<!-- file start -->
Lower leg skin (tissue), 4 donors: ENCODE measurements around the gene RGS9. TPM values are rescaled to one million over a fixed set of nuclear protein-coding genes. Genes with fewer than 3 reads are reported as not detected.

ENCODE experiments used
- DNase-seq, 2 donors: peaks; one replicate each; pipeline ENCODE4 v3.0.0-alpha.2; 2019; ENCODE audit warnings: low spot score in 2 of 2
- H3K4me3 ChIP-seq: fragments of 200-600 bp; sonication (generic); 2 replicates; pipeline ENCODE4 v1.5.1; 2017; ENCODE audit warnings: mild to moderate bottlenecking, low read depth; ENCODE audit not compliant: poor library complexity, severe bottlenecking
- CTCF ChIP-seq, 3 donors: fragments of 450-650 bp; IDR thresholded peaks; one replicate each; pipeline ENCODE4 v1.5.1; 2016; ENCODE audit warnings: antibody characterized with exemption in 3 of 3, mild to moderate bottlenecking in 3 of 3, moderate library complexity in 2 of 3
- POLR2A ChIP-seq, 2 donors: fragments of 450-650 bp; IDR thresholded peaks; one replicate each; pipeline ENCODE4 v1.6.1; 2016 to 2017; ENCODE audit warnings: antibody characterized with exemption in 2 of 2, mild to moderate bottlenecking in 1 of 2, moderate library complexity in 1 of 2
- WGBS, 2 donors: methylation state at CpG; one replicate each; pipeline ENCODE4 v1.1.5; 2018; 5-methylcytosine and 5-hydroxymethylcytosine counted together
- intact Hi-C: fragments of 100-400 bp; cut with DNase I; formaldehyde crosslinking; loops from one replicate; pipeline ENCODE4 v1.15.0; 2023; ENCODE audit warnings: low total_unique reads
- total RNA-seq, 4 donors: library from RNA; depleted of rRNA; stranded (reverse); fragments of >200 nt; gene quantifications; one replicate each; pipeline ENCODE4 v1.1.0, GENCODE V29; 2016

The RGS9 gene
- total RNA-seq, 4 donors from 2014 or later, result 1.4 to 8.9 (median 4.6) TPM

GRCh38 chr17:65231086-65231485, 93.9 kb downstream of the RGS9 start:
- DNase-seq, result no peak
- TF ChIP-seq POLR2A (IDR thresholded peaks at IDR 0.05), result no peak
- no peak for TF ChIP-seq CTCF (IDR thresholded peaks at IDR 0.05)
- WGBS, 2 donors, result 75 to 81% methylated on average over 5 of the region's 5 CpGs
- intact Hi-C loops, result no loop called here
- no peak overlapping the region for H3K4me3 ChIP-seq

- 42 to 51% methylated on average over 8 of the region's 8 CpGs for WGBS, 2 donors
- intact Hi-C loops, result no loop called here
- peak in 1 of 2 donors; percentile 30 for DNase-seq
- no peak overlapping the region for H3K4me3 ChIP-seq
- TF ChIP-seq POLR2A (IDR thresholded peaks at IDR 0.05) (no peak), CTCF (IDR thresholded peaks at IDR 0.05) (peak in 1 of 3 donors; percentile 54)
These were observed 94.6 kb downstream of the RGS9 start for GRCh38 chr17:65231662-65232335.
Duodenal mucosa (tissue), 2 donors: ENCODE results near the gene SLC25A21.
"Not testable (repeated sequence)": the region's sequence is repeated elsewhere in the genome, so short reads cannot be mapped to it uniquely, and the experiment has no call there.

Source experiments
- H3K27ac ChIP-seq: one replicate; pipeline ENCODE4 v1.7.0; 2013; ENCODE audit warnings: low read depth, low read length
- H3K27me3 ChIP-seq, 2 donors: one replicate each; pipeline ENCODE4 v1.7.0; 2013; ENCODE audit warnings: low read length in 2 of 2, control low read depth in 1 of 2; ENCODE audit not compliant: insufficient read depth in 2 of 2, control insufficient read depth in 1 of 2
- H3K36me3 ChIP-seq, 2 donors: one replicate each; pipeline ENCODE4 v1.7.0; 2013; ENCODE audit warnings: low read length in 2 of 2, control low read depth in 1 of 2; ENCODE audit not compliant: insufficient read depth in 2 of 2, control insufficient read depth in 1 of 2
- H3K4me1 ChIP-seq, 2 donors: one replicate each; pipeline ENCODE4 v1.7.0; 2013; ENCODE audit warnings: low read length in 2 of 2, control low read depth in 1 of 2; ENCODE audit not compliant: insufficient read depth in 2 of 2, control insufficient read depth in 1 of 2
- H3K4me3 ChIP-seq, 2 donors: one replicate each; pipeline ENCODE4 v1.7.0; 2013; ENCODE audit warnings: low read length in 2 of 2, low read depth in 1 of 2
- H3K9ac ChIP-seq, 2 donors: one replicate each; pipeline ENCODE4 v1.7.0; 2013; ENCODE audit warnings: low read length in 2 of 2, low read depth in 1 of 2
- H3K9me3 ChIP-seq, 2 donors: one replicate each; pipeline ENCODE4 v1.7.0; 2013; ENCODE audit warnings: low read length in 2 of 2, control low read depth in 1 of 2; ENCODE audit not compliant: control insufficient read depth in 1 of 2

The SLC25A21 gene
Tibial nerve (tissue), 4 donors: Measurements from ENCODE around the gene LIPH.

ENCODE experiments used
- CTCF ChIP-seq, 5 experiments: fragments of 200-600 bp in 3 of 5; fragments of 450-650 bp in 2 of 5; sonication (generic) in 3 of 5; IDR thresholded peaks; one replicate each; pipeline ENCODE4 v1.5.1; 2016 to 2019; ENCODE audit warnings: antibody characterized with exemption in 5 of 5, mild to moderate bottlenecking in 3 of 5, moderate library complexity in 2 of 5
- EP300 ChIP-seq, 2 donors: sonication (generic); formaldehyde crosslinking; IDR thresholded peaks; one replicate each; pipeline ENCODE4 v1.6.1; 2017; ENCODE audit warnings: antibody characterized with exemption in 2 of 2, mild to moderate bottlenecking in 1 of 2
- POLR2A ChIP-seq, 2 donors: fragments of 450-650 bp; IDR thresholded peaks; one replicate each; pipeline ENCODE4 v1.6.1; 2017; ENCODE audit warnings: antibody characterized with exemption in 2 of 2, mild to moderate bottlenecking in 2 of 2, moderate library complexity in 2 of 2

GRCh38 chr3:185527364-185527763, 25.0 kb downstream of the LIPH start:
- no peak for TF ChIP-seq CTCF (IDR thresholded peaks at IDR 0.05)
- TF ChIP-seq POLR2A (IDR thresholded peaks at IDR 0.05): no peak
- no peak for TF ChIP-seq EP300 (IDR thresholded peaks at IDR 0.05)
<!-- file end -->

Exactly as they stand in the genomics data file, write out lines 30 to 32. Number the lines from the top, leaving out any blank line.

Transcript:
- H3K36me3 ChIP-seq, 2 donors: one replicate each; pipeline ENCODE4 v1.7.0; 2013; ENCODE audit warnings: low read length in 2 of 2, control low read depth in 1 of 2; ENCODE audit not compliant: insufficient read depth in 2 of 2, control insufficient read depth in 1 of 2
- H3K4me1 ChIP-seq, 2 donors: one replicate each; pipeline ENCODE4 v1.7.0; 2013; ENCODE audit warnings: low read length in 2 of 2, control low read depth in 1 of 2; ENCODE audit not compliant: insufficient read depth in 2 of 2, control insufficient read depth in 1 of 2
- H3K4me3 ChIP-seq, 2 donors: one replicate each; pipeline ENCODE4 v1.7.0; 2013; ENCODE audit warnings: low read length in 2 of 2, low read depth in 1 of 2